Oh, and while DOTA 2’s Vulkan support might not be public yet, for the two graphics programmers in your audience: the SDK IS public, which is awesome.

    • Janichsan says:

      This is even bigger than just a performance boost, because this means it’s now viable to write a game using only vulkan on all major platforms, rather than having to either use one of the big engines, or supporting multiple graphics APIs.

      If by “all major platforms” you mean Windows, Mac, Linux, and the Nintendo Switch, you are correct. The Xbox One and the PS4 unfortunately do not support Vulkan, and neither Microsoft nor Sony seem to have plans by to do so.

      And shaders should ideally behave identically on each platform, because of SpirV, which is a big deal.

      That remains to be seen, as MoltenVK requires a conversion of the SPIRV shaders to Metal shaders, either at runtime or beforehand.

      • RC-1290'Dreadnought' says:

        My bad, that shows how desktop focussed I am.

        Also, good point about the shaders, thanks for pointing that out :D.

  4. R. Totale says:

    But why did you use a picture of Han Skywalker?

    • Det. Bullock says:

      Han Skywalker?
      Give back your geek card, that’s Mal Atreides.

  5. OmNomNom says:

    best thing to improve framerates on a mac is a windows dual boot

    • ColonelFlanders says:

      Had a Mac Pro for years, and boot camp was toss. Yes it let you run Windows, and did it very well, but the weird video driver amalgamations with Apple’s own software, and the whole ballache of flashing video cards if you wanted something other than stock Apple choices, just made it not worth it if you’re a gamer. Macs were made to do lot of different things, and they do those things very well, but proper hassle free gaming is not one of those things. It might help things a bit if the Vulkan API is a success, but the hardware upgrade headache will always be the deciding factor for me.

      • OmNomNom says:

        At least these days people can buy a Dell notebook and get most of the good things about a mac (great hardware, screen, metal case, looks) but without the bad ones (shit OS, can’t run games, ecosystem)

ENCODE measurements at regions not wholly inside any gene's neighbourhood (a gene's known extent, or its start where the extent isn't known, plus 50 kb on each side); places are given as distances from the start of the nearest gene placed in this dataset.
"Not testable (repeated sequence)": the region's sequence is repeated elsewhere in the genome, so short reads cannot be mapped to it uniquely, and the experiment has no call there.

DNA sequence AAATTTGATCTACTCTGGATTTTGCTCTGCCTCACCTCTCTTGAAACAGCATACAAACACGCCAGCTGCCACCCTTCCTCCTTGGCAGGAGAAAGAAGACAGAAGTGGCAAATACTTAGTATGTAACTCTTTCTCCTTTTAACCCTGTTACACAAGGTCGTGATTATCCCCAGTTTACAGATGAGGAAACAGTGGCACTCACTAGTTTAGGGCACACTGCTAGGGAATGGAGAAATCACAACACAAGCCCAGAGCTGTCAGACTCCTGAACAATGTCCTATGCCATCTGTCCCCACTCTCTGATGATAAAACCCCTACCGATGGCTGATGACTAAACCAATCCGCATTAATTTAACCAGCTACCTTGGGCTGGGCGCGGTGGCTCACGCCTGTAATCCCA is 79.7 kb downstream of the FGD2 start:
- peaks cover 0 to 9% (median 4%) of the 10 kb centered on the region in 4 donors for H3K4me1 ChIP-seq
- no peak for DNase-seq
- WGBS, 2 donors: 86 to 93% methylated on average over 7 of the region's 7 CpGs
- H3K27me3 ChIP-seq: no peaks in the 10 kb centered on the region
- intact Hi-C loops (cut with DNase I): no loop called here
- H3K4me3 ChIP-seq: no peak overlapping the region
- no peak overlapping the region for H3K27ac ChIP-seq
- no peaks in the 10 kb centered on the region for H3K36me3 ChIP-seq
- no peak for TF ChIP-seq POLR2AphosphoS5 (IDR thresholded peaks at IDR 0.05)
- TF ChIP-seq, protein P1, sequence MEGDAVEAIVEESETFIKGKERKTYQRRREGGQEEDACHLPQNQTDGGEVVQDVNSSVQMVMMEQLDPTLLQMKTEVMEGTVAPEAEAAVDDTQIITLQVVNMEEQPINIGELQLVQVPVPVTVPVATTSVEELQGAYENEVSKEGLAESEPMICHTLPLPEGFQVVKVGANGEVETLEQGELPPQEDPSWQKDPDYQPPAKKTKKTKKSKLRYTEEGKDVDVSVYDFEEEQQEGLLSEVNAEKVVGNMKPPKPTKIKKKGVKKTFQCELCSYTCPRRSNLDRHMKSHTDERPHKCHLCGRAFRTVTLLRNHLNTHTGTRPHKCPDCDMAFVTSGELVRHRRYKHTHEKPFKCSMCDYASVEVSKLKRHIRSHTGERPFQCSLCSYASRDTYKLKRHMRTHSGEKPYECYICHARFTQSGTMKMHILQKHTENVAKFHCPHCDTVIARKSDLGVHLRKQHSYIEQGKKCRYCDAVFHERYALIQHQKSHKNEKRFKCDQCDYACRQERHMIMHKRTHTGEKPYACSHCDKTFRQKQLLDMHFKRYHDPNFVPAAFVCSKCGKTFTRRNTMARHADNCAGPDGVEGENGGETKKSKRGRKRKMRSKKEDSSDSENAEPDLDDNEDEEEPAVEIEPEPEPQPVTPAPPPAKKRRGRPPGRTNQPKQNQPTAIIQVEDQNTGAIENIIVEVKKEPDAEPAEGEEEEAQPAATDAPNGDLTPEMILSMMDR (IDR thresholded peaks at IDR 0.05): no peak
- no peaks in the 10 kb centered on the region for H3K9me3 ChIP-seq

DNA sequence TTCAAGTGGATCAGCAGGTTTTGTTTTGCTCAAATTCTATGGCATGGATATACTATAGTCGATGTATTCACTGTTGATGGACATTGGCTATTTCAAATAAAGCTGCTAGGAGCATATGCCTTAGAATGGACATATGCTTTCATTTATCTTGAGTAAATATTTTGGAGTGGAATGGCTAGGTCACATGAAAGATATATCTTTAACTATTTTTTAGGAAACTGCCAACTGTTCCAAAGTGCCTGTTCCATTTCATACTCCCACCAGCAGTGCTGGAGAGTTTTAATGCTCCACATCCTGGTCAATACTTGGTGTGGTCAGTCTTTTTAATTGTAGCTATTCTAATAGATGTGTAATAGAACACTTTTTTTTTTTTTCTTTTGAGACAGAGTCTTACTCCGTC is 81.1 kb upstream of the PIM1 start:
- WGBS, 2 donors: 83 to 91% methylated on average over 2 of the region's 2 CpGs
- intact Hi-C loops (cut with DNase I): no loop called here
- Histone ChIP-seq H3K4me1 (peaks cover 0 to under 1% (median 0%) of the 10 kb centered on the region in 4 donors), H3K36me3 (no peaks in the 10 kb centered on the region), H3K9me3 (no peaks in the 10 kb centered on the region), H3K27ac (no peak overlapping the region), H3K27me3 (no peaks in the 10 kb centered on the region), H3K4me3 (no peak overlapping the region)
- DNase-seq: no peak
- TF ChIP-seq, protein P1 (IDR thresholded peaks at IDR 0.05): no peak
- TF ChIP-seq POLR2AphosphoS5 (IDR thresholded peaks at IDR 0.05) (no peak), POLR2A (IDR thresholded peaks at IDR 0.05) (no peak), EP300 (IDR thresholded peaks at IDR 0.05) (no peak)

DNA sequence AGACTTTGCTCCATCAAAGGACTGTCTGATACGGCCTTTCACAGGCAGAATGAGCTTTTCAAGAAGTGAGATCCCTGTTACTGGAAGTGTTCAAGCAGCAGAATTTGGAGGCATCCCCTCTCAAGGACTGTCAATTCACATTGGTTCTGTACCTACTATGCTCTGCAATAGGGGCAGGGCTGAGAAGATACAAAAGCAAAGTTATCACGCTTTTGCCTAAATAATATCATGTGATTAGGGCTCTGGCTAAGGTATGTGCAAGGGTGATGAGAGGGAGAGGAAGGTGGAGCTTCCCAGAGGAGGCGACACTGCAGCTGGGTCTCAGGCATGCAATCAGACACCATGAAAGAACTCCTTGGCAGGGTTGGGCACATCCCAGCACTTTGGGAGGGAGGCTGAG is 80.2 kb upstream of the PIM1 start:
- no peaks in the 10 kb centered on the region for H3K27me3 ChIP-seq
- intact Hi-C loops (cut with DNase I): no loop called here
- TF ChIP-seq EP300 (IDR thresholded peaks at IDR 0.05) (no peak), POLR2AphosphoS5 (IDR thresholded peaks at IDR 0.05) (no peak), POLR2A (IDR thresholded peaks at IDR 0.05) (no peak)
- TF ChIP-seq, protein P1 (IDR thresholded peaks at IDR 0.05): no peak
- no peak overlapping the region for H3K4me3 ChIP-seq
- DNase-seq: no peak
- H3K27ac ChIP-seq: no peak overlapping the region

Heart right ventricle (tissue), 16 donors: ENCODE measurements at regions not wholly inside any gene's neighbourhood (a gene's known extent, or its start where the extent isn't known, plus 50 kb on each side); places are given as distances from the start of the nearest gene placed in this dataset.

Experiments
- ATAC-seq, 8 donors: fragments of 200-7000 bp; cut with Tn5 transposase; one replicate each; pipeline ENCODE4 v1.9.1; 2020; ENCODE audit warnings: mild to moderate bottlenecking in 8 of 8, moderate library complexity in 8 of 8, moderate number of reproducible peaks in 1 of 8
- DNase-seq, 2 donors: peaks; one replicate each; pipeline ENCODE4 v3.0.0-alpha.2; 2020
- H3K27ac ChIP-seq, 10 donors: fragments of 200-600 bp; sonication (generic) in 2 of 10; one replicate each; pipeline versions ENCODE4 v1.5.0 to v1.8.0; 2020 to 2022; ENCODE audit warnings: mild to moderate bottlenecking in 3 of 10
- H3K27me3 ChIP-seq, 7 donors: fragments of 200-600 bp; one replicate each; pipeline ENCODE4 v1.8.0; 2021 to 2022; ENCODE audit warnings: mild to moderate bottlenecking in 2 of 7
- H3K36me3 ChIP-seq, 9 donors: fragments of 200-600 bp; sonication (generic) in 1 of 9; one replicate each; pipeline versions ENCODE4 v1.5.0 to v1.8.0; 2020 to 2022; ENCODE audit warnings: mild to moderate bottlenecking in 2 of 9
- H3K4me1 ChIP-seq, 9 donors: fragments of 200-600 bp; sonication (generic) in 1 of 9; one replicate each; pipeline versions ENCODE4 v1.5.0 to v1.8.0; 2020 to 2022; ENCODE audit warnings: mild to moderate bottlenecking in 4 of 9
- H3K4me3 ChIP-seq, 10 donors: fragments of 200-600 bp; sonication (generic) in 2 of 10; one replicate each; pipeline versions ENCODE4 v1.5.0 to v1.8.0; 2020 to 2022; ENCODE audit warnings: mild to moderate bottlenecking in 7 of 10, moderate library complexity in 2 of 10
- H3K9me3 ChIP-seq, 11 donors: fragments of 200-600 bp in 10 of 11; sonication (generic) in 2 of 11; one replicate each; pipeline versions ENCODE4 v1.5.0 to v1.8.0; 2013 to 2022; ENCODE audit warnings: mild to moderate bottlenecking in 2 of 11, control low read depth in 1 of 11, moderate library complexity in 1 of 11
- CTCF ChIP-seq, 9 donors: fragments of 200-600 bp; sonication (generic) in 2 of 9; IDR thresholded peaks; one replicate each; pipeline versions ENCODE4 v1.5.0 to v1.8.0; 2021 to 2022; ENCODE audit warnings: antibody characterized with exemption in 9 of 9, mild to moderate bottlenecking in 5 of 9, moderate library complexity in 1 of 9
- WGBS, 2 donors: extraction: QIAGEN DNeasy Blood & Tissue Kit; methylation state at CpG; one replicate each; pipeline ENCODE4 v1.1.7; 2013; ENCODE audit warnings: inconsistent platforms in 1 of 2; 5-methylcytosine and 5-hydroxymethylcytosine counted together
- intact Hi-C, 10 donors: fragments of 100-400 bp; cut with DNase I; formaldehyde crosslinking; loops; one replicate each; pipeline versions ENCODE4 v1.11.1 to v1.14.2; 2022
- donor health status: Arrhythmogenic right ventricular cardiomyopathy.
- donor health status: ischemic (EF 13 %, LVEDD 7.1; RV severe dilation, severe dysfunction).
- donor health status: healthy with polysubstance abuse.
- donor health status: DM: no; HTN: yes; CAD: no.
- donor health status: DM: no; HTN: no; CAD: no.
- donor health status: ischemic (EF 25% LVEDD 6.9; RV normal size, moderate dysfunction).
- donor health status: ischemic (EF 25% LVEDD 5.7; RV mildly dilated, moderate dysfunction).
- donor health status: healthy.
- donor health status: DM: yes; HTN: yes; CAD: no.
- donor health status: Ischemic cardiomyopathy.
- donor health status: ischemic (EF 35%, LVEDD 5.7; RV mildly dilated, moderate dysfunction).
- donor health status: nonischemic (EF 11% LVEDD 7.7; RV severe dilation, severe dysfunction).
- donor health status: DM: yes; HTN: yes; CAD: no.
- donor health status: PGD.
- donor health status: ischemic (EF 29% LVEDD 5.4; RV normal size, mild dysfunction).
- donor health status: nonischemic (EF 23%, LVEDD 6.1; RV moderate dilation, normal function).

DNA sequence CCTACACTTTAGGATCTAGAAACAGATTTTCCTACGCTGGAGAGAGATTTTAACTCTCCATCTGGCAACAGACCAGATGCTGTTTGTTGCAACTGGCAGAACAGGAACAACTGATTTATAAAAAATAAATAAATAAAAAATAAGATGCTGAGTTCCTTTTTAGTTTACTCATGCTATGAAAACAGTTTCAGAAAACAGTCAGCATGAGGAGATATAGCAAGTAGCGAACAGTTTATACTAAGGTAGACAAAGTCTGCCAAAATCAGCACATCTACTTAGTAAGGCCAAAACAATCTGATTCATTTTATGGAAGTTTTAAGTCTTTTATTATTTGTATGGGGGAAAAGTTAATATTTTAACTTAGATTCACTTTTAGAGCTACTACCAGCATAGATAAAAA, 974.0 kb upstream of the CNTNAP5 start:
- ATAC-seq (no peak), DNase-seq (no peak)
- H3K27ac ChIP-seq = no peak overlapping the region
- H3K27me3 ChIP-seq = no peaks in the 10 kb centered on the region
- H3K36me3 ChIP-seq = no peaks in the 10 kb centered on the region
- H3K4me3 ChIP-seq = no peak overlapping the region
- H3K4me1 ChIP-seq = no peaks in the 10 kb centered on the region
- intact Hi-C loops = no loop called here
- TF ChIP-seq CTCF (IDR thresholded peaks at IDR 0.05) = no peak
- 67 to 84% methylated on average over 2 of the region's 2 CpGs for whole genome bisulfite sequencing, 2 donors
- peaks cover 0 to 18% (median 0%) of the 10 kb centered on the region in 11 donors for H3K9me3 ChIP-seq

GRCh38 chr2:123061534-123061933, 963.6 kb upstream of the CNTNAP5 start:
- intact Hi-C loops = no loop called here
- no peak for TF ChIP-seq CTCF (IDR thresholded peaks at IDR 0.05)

And if you’re really stuck in your filthy Mac OS ways you can easily dual boot (Hackintosh) or VMWare it. Performance is great.

        • star-affinity says:

          If I’m not wrong it’s possible to install the ”normal” graphics drivers in Bootcamp too. At least it works fine for me and I have on my Mac Pro from 2010 with a GTX 970 GPU. Didn’t use Bootcamp to install Windows 10, though.

          I’m also curios what @OmNomNom think is so bad with MacOS (”shit OS”)? I actually prefer it over Windows 10 overall for everything I do except gaming.

  6. Janichsan says:

    Closer scrutinisation of the Khronos’ group announcements and analyses from experienced Mac developers show unfortunately that these news aren’t as great as they seem: first of all, MoltenVK only supports a subset of Vulkan that is roughly equivalent to its mobile subset, which is more or less on the same level as the quite antique DirectX 9. That’s enough for Dota 2 (which in fact only requires DirectX 9 as a minimum), but that’s not sufficient for Doom 2016, for instance.

    Secondly, on top of that, there are a bunch of features that MoltenVK does not support, at least currently, such as geometry shaders and tesselation.

    Third and last, this solution with a translation layer will never be able to achieve as high as a performance as a truly native Vulkan implementation, and probably won’t even be as fast as using Metal directly.

  7. Darkmessage says:

    Hey Katharine Byrne,

    Alice O’Connor explained something highly technical using scenes from a middle-class BBC sitcom.

    Sincerely,

    A concerned citizen.

    P.S. Hahaha, that’s what you get for being fantastic, just wonderful, Alice!

  8. Railway Rifle says:

    A+ picture choice and metaphor, this is why I read RPS. And, you know, game news.